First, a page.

9 thoughts on “The Greeks of Burundi

  1. Yeah, they’re all over Central Africa.. Cameroon, the two Congos etc..

    A Greek entrepreneur for instance opened the first recording studio/pressing plant in Belgian Congo and can be credited for being at the origin of Congolese modern music. And really, only a Greek could have done in segregated Kinshasa. Belgians never set a foot outside the white area, while the Greeks shops were litterally at the border (but beyond the golf club.. that’s a story of its own).

  2. Well, those Greeks being in Alexandria must have been there since Hellenistic times. So surely they came there with Alexander the Great. And since that guy, as we read now, was a ‘Macedonian’ from Skopje, then these Greeks in Burundi are not Greeks at all. They are ‘Macedonians’. Gruevski should write a few letters to the UN about them. There….

    (sorry I couldn’t resist)

  3. Couldn’t resist either… My chauvinistic reaction : the Suez Canal was built by the French, not the British (who even opposed it, according to Wikipedia)!
    Apart from that, great article!

  4. In the 19th and early 20th-century — at a time when Egypt’s rulers and their fustanella-clad bodyguards were Albanians — there were indeed a lot of Greeks living in Alexandria, Cairo and elsewhere in Egypt.

    But few of them could boast of local roots going back to Hellenistic times. Like the prosperous Greek merchant community in the Black Sea port of Odessa (whose members financed the Greek war of independence), or the venturesome Greeks who went to Panama at the end of the 19th century to make their fortunes servicing the newly-built Panama Canal, most of the Greeks in booming 19th-century Egypt were recent arrivals — enterprising people who came there from the Aegean islands, Anatolia, Cyprus and elsewhere in the Levant.

    They were attracted to Egypt by the money to be made there in the 19th-century cotton boom and the Suez Canal, and their prosperity began and ended with the Albanian dynasty that ruled Egypt from the early 1800s until 1952.

    When Nasser overthrew Egypt’s monarchy, in the name of Arab socialism, among the first revolutionary measures of the new regime was to dispossess and expel the non-Arab business and mercantile class — the Greeks among them — beginning with the wealthy shipping magnates and the owners of breweries and cigarette factories and ending with the shopkeepers.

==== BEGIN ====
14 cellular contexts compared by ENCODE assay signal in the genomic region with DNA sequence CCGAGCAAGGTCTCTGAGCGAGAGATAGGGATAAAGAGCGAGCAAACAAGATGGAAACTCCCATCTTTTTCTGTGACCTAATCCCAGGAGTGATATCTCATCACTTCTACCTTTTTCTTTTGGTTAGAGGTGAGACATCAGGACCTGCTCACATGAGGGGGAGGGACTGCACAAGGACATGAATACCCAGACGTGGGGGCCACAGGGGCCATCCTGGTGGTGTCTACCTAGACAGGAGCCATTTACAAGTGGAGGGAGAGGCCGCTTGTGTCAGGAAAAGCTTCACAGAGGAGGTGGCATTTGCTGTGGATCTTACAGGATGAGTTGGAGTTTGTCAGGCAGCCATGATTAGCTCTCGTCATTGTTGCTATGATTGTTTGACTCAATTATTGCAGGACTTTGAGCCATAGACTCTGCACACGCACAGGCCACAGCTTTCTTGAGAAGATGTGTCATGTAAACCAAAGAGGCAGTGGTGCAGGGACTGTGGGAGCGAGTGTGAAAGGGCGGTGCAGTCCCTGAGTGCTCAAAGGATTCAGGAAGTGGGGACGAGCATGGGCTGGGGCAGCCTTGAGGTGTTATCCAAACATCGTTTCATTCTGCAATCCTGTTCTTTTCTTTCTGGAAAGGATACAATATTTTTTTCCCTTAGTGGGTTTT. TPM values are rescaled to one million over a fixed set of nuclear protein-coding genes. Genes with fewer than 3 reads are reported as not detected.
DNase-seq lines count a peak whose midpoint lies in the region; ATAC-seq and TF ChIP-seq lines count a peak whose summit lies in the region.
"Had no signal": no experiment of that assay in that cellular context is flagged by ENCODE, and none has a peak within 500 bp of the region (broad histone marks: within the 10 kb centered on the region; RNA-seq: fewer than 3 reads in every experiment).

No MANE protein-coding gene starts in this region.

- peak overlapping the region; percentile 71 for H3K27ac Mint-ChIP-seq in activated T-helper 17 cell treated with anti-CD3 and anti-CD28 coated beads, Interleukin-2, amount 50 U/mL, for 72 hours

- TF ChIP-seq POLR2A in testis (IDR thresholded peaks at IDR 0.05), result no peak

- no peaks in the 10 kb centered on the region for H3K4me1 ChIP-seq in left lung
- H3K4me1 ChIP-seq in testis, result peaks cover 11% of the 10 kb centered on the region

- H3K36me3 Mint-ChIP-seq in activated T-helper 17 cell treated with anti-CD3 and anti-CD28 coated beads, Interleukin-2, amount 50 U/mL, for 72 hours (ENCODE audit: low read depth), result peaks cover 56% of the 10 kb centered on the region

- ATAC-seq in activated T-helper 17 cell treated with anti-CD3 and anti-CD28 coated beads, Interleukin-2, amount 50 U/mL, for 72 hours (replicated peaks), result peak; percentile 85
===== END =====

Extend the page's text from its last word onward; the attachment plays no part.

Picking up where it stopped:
In today’s Egypt, as in Burundi, Odessa, and too many other places, little now remains of once flourishing Greek communities, except memories, shuttered churches and schools… and (if we’re lucky) the last Greek deli.

  5. Huh. I knew a Botswanan lady in college who was of Greek descent; I never got around to asking her how her family got there.

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  7. I am doing some research about my brother who got married in Bujumbura in the late 50′s and served as a state doctor in a territory named Walikale.
    Your article was a godsend and so unexpected
    Thank you!

  8. Here is a poem about the Greek itinerant immigrants, inspired by a poem dedicated to my brother who got married in Bujumbura, Burundi (Where there is hopefully still a deli selling feta cheese and olives.)

    AFRICA TRADERS

    Here in Bujumbura,
    capital of Burundi, almost on the Equator,
    on the northeastern shore of Lake Tanganyika
    you married your sweetheart in
    this Greek Orthodox church.

    Years later, it’s up to me,
    your brother, the family historian,
    the archaeologist of intentions,
    to ask the “why there” question.
    The answer leads me

    to Greek Diaspora heroes
    who lost homes, jobs
    and businesses in Nasser’s 1952
    revolution and moved south
    into the continent’s unchartered

    territories to start again. Administrators
    or doctors (like you) in Belgian Congo. Traders
    of coffee, ivory, and palm oil in Burundi,
    who raised families, built a church, and even
    set up a consulate to safeguard their trades.

    Itinerant refugees in Burundi, where the
    once thriving community of 40
    keeps the Cathedral standing, the sidewalk clean
    until the last ones are buried here
    this graveyard of choice in the heart of Africa.

    And I picture these few survivors, over open buckets
    of oil and brine, buying olives and feta cheese
    from their co-parishioner who still keeps a Greek deli
    here in Bujumbura, Burundi,
    in Anno Domini 2008.

    © Basil Rouskas